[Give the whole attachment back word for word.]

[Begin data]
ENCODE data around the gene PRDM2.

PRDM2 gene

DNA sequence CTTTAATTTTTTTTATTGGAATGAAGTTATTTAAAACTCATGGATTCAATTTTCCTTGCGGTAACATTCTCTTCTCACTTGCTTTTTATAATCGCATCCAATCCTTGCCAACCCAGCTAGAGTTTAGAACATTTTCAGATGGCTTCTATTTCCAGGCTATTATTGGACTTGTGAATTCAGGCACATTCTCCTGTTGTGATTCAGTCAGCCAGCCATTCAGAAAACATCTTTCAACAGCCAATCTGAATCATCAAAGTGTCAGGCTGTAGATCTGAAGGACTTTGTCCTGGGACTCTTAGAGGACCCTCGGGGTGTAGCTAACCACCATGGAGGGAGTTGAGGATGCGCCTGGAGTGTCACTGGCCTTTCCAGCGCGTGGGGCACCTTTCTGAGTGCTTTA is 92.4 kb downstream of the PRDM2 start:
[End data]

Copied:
ENCODE data around the gene PRDM2.

PRDM2 gene

DNA sequence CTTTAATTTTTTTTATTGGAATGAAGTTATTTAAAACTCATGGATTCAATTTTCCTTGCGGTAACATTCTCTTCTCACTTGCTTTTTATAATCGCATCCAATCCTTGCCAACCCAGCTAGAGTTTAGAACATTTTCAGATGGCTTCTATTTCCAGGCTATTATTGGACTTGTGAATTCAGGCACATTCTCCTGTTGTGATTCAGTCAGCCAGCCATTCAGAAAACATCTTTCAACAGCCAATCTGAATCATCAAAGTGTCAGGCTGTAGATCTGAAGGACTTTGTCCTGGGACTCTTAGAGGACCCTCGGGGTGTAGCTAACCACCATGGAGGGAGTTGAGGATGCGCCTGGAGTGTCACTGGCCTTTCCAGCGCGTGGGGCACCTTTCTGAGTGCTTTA is 92.4 kb downstream of the PRDM2 start: